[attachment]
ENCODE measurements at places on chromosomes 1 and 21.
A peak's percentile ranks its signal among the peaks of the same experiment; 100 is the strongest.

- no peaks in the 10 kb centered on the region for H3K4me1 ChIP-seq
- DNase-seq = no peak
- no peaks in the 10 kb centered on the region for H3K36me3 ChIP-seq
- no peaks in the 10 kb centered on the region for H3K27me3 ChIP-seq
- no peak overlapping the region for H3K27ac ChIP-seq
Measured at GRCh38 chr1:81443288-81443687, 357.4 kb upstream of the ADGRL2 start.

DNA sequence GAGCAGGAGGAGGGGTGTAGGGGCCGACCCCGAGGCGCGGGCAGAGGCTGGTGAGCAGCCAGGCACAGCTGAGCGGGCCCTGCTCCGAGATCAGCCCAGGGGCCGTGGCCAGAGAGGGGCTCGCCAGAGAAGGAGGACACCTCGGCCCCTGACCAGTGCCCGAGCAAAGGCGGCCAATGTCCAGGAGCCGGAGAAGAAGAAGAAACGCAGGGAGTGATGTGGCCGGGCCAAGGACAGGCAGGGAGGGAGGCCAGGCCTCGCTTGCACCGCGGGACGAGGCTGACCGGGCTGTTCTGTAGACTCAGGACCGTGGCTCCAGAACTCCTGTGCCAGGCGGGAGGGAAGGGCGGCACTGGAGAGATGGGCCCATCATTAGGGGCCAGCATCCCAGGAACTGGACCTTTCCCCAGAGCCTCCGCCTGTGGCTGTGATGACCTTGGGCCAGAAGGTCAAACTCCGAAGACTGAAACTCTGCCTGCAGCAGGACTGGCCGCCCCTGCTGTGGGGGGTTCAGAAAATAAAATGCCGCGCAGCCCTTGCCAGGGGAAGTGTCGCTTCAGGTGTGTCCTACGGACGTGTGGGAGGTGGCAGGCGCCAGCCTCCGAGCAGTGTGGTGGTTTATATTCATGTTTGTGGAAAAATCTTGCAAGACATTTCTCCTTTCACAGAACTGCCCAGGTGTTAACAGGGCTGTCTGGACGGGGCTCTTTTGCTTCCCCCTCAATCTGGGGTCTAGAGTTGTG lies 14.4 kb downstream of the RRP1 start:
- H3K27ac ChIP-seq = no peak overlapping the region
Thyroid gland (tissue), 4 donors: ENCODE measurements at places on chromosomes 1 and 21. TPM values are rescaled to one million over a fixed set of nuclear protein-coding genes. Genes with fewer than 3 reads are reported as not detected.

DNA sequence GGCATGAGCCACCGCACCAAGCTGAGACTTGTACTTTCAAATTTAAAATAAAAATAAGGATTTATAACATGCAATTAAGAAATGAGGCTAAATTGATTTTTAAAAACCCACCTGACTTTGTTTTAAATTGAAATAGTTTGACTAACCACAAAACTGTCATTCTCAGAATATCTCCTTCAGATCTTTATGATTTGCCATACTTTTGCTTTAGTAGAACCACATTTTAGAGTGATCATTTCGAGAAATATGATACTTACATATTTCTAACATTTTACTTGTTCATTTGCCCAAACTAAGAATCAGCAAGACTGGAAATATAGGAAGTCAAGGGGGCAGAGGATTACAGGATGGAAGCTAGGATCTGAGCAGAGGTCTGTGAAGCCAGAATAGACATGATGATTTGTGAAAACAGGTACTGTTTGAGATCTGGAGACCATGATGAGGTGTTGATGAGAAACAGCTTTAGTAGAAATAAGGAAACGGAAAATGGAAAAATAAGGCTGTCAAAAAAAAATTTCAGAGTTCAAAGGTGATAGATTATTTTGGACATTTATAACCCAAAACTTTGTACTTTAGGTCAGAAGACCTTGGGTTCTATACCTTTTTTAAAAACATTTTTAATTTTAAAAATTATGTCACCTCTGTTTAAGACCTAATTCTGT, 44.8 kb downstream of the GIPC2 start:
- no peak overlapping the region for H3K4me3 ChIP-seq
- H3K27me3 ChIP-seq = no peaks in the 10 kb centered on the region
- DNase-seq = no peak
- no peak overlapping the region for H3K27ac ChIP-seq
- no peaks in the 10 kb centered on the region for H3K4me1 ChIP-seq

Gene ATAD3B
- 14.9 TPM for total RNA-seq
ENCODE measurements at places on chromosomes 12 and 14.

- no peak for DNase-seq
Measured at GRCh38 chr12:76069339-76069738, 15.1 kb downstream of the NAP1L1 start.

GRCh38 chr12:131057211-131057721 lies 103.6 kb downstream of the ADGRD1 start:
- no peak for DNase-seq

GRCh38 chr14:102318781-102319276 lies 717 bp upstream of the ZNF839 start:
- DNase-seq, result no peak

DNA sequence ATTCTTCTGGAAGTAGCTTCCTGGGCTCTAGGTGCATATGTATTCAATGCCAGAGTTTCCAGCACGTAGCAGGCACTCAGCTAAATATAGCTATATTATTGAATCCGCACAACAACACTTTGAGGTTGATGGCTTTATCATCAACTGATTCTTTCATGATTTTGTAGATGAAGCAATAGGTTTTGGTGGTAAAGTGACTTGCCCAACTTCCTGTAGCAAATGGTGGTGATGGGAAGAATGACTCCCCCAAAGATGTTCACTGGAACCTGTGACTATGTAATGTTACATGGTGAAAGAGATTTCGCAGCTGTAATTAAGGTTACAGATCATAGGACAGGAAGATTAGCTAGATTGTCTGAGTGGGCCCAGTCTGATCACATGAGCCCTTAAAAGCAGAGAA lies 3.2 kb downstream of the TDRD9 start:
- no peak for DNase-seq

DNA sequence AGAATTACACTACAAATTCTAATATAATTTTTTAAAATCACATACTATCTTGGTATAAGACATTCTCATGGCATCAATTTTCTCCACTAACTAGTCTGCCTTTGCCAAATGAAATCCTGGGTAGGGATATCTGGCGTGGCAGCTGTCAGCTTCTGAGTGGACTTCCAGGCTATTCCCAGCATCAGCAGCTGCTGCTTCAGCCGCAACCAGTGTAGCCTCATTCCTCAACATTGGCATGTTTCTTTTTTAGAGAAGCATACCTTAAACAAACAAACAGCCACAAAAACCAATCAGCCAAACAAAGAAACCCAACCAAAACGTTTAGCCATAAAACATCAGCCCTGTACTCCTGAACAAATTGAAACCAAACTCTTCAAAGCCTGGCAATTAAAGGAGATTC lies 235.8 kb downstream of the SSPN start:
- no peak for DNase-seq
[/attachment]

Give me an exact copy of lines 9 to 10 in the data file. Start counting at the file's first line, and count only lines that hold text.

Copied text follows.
DNA sequence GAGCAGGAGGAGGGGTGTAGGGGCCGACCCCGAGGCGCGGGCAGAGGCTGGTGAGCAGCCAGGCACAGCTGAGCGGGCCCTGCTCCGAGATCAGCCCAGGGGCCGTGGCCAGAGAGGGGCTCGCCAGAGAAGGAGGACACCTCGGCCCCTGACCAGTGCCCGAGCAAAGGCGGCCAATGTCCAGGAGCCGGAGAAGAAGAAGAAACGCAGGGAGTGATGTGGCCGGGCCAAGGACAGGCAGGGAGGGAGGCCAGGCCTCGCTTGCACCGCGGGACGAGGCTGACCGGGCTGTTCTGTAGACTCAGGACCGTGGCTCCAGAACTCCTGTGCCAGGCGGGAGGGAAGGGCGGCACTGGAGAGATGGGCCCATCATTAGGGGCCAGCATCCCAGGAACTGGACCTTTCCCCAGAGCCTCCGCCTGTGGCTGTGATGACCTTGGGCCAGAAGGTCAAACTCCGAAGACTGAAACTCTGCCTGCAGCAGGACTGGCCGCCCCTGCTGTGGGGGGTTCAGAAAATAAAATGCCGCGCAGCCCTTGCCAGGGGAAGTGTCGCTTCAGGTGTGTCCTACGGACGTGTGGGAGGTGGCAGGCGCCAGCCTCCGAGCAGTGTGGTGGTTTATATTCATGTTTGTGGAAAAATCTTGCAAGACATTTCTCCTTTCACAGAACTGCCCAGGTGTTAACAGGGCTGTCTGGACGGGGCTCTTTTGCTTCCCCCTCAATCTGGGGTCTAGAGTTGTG lies 14.4 kb downstream of the RRP1 start:
- H3K27ac ChIP-seq = no peak overlapping the region